Olga: For this question, I think we all have the same opinion. We should respect each other regardless of job and rank, even when we are personally having a bad day. Be empathetic; understand the work of others. Remind them of the importance of their value as a person and how relevant they are for the company.

Remind them that they are not only members, that they are people. We are not just numbers. Of course, we are people working together towards a common goal, but we are all humans. When you connect, you truly understand each other’s situation and challenge yourself.

Angelina: I can add a few points about online meetings. As most meetings are online now, I think it’s worth paying attention to the fact that it’s not always the same people who talk, and others feel left out. I suggest also involving others in the session so that everyone gets in time to speak up or to express their point of view on certain topics.

And related to this point, I think it’s also important when someone has some good idea or important updates to be shared with other teams. It’s beneficial for this person to participate in this meeting where it is presented or to be given a chance to present it because it helps increase their visibility and credibility among the teammates. And I think overall, it helps to develop a more inclusive meeting. It’s something that I observe and experience in our team, and it’s really good small actions that are possible and can be applied anywhere else.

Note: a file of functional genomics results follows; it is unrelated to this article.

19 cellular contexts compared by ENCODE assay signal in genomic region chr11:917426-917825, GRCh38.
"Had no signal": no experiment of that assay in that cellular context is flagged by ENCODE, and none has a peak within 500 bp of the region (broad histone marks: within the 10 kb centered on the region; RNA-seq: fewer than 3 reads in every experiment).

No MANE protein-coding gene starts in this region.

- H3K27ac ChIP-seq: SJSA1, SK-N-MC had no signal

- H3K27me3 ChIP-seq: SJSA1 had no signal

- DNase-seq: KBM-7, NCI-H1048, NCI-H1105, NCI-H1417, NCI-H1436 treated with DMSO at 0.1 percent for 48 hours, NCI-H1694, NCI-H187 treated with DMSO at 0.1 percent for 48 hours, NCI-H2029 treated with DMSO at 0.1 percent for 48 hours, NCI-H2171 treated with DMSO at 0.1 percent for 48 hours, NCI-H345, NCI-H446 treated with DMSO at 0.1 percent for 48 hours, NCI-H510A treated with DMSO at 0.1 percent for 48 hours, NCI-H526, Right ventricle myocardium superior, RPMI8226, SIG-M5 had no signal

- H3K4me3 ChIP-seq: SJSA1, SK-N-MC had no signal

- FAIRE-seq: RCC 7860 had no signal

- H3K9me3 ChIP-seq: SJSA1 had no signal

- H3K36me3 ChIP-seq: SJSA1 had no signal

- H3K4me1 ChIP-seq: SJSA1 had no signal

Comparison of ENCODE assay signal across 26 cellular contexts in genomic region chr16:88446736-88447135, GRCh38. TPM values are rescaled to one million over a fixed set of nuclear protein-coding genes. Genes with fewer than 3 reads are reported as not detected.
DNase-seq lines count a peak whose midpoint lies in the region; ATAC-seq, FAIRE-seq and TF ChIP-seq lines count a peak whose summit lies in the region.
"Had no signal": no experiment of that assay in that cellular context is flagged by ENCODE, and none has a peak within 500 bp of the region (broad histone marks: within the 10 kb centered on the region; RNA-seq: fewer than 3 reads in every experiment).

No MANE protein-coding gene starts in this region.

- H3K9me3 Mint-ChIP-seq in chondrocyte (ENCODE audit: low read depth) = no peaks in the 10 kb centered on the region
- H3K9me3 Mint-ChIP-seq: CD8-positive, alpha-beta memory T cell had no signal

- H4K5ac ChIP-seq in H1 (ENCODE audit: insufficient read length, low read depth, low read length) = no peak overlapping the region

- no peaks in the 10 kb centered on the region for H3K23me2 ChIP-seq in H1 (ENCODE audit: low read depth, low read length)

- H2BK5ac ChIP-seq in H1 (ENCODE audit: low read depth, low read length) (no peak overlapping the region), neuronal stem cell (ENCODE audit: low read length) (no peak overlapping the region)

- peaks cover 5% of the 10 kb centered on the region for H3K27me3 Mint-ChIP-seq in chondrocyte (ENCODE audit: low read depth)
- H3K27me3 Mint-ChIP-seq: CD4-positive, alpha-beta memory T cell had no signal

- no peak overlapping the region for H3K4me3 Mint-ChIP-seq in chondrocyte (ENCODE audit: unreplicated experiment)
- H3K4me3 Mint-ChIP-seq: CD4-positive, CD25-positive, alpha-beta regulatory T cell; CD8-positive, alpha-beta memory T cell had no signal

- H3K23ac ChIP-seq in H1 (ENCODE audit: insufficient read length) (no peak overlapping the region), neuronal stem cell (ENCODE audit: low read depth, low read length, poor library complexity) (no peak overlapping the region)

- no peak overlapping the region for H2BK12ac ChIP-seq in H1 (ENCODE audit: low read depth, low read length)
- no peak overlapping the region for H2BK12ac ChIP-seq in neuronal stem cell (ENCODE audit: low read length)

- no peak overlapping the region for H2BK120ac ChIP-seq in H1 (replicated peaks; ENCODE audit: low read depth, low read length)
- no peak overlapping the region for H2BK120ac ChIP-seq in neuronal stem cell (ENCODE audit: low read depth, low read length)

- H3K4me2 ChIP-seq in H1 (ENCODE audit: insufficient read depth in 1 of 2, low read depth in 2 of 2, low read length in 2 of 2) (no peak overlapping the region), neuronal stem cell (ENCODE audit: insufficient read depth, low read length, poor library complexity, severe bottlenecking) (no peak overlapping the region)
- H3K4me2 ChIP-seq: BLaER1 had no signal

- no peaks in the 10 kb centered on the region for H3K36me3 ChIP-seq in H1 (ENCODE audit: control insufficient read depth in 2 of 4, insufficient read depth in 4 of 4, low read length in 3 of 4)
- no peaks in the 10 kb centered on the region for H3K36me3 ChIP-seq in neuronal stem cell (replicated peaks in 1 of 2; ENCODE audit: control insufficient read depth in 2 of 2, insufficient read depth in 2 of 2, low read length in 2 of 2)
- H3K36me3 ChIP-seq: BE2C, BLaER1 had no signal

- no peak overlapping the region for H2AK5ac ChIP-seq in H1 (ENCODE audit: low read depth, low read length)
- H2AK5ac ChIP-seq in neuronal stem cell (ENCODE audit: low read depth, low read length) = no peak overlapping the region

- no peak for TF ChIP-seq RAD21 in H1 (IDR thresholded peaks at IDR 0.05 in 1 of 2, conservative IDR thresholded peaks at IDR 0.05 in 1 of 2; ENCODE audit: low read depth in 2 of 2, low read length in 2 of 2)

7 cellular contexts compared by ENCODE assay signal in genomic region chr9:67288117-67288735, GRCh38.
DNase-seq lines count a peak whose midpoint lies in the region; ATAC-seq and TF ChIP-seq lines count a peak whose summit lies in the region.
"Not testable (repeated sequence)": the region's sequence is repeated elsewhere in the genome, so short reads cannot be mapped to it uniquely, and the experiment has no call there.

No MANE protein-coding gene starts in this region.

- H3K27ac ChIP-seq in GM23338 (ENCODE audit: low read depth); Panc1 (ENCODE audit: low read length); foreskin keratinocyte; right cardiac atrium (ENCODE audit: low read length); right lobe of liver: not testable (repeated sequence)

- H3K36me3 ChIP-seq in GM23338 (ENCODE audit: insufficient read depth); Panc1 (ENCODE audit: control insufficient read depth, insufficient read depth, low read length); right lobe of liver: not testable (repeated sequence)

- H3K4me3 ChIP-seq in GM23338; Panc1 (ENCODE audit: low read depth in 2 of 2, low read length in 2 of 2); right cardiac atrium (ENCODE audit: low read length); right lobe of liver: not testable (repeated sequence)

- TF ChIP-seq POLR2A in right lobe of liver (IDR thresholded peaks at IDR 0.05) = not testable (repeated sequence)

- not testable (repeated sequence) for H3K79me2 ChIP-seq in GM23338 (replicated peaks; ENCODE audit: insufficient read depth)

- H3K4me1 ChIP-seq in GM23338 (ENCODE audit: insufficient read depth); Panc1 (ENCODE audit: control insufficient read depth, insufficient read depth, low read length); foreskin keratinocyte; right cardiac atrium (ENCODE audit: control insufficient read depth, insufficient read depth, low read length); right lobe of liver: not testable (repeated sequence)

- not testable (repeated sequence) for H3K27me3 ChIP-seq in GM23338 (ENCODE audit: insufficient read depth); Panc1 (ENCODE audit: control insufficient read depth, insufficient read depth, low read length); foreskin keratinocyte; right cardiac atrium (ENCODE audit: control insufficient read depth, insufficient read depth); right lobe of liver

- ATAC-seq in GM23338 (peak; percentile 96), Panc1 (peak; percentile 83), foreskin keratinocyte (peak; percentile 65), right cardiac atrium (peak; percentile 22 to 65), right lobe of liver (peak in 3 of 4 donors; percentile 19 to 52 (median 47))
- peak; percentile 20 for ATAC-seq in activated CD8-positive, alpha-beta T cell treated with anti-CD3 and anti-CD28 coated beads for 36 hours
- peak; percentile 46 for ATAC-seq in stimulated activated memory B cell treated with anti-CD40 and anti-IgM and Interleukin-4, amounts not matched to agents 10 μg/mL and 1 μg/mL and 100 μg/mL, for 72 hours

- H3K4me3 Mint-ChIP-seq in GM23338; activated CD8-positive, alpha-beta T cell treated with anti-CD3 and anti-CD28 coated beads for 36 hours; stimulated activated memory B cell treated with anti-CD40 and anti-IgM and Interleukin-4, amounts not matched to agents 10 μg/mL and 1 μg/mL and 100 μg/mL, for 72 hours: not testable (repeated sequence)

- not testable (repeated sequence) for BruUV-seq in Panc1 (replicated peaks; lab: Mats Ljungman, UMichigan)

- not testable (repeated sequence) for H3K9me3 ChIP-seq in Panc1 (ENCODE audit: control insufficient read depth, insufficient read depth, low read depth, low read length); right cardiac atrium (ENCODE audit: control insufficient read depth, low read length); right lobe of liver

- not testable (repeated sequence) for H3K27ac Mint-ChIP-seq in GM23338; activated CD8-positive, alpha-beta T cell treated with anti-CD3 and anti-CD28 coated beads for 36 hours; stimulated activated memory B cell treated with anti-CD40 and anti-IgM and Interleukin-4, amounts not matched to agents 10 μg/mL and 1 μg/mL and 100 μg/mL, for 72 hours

Christina: It’s important to recognize that we all see each other for a short time frame when we’re here at work. But behind the scenes in our everyday lives and our lived experience so far means that we’re all sort of like, yes, we come together to do our jobs, but we are very diverse. We have different perspectives and life experiences, and that’s so positive, right? And that’s a lot of why we’re all here, right? 

The other thing is that there’s instances where you can help people in a small way, but then there’s also ways where you can help people in a big way. And it depends on what your relationship is with them. You have peer-to-peer where you can be a listening shoulder who can help somebody else. Also, if you’re in an instance where you’re managing a team or you have like the ear of senior leadership that can make some decisions, there are usually things that you can do to help others as well, like understanding what’s motivating somebody, understanding how you could potentially help them in their careers or at work.